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Buying a home requires a down payment, something that not many buyers have sitting in their bank account. For many potential homebuyers, the down payment is the most difficult hurdle to get over, holding them back from getting the process started.
Below, we’ll take a look at the down payment, explaining what it is, how it works, and how much you should put down when purchasing a home.
What’s a Down Payment?
When you make any large purchase, you have the option of putting money down. That means that you can add a substantial amount to the overall cost, meaning that you will ultimately finance less. While some purchases allow you to choose, when buying a home, you’re given a percentage.
If you’re asked to put down 10%, that could be a large number depending on the price of the home. 10% of a number like $300,000 is $30,000, not something that every potential home buyer has sitting in their bank account.
The Bigger the Better
When it comes to down payments, they work wonders for the financing of larger purchases. First of all, they reduce the overall rate that’s needed to finance, reducing the rate and the time needed to pay off the purchase. On top of that, they decrease the rate that lenders give for mortgage rates, seeing it as a gesture for responsible saving.
When you put a bigger amount down, you can expect:
- A lower mortgage interest rate
- Lower fees altogether
- A chunk of equity in your home instantly
- A lower monthly mortgage payment
One of the main reasons why lenders are willing to reduce the rate is because they view down payments as less risky, knowing that you have a lower amount to finance and that you have the ability to save up your money over time.
How Much Should I Put Down on a Home?
Knowing the benefits that come along with putting money down on a home, the next question is how much should you put down on your home? Well, that depends on the total and the requirements of your lender. While the bigger the down payment the better off you’ll be, not everyone has that kind of money lying around.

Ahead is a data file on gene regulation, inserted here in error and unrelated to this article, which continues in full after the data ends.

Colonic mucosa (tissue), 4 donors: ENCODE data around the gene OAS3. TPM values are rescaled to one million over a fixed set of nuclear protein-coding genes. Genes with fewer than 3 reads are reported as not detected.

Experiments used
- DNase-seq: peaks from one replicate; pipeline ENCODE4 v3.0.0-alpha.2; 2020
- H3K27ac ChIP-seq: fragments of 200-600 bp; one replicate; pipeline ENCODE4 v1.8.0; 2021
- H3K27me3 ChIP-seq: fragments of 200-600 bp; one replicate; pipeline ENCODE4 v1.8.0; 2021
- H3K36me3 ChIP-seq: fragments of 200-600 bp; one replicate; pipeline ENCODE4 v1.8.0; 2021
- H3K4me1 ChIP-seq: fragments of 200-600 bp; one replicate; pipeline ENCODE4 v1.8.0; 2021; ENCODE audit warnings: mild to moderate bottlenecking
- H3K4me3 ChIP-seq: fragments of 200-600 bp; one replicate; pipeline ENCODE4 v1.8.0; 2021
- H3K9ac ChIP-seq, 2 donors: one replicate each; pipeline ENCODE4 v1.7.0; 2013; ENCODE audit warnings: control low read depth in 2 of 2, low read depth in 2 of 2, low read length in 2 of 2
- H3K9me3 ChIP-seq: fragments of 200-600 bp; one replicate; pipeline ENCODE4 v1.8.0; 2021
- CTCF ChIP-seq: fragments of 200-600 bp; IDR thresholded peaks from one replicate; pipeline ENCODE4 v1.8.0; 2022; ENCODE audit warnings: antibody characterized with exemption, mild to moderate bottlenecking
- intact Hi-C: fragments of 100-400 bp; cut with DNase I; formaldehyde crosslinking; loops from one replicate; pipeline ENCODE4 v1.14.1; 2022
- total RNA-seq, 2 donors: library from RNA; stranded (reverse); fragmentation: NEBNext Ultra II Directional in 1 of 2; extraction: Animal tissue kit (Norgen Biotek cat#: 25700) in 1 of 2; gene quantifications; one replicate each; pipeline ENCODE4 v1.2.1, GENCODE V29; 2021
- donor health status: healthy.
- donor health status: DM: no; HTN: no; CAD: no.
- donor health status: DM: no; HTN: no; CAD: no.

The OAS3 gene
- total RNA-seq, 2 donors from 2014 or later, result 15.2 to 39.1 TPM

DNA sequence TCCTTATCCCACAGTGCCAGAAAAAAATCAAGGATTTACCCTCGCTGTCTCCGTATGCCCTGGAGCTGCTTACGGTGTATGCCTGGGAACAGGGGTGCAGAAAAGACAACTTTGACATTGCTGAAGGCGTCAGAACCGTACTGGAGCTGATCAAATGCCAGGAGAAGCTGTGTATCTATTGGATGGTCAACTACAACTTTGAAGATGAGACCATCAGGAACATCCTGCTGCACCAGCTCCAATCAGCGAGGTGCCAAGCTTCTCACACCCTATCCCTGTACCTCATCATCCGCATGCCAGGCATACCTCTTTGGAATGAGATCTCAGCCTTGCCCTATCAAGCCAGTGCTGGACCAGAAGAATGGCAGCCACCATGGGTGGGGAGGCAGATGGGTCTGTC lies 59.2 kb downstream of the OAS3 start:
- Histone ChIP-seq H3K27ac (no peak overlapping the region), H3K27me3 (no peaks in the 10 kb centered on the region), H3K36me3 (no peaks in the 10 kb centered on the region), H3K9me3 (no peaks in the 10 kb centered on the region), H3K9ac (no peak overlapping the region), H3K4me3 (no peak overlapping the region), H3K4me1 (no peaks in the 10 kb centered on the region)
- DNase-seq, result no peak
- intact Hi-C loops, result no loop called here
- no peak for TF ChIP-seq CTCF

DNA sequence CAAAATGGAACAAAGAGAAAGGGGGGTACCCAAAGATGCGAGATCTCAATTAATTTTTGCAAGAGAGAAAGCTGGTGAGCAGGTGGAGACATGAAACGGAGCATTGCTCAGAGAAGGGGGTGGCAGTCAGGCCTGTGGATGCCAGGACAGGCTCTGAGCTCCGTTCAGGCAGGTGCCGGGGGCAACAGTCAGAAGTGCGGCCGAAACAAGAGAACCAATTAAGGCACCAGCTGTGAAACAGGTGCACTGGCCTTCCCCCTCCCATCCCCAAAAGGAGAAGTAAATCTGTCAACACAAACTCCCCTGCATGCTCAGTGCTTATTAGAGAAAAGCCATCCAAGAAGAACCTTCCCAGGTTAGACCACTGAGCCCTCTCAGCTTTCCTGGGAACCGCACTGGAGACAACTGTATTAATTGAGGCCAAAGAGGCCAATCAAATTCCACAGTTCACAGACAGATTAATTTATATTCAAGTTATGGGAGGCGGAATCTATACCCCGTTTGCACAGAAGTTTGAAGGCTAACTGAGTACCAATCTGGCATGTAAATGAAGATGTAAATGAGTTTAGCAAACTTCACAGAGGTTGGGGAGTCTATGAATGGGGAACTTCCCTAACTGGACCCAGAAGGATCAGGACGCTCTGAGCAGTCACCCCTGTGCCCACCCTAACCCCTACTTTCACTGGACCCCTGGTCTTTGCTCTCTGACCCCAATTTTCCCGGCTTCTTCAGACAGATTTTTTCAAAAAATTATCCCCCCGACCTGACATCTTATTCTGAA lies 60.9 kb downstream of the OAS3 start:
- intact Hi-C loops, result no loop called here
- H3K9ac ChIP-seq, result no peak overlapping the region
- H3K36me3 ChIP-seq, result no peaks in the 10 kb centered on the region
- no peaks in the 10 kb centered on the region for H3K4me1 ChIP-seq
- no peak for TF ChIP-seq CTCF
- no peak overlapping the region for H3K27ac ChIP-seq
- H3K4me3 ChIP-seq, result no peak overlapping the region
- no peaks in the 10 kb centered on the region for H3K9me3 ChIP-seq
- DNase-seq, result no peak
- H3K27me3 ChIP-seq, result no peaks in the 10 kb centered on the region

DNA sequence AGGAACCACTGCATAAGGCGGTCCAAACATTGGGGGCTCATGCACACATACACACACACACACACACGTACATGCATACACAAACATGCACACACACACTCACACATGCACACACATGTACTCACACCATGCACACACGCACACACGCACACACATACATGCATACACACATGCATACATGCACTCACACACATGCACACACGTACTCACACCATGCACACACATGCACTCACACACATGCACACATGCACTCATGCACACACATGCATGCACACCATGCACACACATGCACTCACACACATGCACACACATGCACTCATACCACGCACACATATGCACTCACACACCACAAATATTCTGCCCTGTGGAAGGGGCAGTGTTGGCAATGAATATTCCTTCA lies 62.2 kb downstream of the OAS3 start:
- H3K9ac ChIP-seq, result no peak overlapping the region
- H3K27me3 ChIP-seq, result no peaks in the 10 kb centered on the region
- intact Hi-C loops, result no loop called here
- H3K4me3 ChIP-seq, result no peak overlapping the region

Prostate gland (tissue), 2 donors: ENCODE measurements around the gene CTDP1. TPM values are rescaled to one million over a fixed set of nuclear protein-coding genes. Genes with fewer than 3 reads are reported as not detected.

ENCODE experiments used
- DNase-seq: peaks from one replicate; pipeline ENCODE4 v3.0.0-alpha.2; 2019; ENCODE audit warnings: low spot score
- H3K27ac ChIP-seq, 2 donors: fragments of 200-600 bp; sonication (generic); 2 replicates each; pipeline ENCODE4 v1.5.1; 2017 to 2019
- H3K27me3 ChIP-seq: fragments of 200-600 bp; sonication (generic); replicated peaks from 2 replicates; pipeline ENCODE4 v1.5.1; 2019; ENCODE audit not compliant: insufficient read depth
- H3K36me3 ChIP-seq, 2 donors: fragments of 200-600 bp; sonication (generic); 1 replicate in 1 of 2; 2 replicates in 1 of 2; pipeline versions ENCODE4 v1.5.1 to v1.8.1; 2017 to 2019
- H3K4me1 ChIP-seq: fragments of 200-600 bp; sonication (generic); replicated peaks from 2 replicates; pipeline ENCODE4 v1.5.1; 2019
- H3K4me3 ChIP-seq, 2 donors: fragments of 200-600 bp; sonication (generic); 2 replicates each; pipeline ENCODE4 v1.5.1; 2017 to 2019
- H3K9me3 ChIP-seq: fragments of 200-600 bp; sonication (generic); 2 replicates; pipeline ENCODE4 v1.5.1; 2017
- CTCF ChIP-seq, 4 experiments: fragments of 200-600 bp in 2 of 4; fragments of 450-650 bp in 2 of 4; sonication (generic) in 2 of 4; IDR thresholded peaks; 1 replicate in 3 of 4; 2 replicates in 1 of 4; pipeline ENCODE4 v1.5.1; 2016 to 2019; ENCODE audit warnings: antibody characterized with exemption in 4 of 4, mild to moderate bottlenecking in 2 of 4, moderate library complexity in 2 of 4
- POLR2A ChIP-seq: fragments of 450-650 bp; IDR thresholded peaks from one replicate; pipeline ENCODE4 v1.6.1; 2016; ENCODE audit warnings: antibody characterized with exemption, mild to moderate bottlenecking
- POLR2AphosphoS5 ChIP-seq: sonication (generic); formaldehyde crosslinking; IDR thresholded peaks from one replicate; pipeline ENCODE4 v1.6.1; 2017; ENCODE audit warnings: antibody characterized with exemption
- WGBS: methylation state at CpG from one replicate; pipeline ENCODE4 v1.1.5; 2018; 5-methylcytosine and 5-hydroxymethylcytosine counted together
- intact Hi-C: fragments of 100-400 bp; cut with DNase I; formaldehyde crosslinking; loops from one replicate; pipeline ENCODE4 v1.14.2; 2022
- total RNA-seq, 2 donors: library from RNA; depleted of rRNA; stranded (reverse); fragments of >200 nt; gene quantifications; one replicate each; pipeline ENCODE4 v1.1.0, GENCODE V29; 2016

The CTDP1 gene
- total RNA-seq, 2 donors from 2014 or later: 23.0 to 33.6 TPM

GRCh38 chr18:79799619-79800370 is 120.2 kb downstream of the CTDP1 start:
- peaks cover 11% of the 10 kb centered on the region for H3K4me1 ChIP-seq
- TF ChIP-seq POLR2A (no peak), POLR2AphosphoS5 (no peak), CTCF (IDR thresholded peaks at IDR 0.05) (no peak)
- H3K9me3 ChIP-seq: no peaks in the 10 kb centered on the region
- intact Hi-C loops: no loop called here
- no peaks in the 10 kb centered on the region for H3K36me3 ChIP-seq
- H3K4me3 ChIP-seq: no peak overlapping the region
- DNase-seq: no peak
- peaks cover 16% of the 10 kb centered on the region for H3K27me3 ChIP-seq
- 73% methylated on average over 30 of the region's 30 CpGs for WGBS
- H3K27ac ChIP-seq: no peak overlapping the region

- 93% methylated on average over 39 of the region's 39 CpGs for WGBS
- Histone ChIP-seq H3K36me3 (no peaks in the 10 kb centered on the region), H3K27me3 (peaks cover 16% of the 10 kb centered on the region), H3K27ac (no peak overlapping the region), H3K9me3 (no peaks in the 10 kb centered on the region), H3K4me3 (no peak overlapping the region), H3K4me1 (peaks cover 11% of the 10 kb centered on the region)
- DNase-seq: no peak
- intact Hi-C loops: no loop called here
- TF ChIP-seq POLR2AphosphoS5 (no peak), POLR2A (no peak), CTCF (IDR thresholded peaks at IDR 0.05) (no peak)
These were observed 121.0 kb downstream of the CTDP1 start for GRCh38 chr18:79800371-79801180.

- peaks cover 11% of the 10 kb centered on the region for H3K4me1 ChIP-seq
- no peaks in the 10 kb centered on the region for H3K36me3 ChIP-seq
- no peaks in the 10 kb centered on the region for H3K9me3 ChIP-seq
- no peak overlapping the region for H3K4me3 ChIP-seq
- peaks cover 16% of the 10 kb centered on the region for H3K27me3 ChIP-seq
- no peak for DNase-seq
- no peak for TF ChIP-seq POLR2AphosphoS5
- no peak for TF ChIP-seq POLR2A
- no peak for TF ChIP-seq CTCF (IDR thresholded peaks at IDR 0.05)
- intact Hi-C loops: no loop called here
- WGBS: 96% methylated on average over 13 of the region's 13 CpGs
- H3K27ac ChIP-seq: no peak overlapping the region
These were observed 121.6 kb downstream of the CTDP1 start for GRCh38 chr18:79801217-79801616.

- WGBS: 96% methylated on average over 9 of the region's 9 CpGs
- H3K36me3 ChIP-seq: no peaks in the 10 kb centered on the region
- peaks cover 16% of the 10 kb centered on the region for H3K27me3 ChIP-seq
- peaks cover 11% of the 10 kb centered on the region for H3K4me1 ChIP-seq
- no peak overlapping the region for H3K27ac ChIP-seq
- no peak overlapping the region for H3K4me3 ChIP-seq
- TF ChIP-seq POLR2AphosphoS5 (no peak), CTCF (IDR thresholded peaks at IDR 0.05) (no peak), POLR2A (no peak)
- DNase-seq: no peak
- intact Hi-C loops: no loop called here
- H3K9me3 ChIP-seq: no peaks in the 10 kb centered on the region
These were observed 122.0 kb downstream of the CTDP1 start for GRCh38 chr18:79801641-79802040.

Before calculating the down payment that you should put down on your home, you should consider a few things.
- Your budget – If it gets in the way of the things you need daily, weekly, and monthly, it might be too much for you. Make sure that you leave some room in case of emergency or other issues.
- Your savings – while using your savings is recommended, it’s not recommended to completely empty it out. Leave some money in there just in case you need some wiggle room or some funds for emergencies or home repairs.
- Your mortgage rate – the more you put down, the lower your mortgage rate, and the lower your monthly payment. Do a few calculations and see how your mortgage rate changes with different down payments and decide the best one for you.
To get a better idea of what you’ll be expected to put down, the average in the United States is 6%. That amount is calculated along with the value of the home that you are purchasing to give you a final amount. With that rate, on a home that is $100,000, you’ll be asked to pay $6,000 down. While there are some cases where you could pay as low as 3%, it’s recommended to put down as much as you can to reduce your mortgage rate and the overall amount you’ll pay over time.
It’s About Balance
When it comes to choosing an amount to put down for your home, it’s all about balance. You want to put an amount down that allows you to still pay your monthly expenses but allows you to really get a good head start on paying down your home.
Buying a home is a big purchase, one that comes with a lot of responsibility. It takes planning and a bit of saving to gather up all that you need and score a low mortgage rate to make your payments affordable.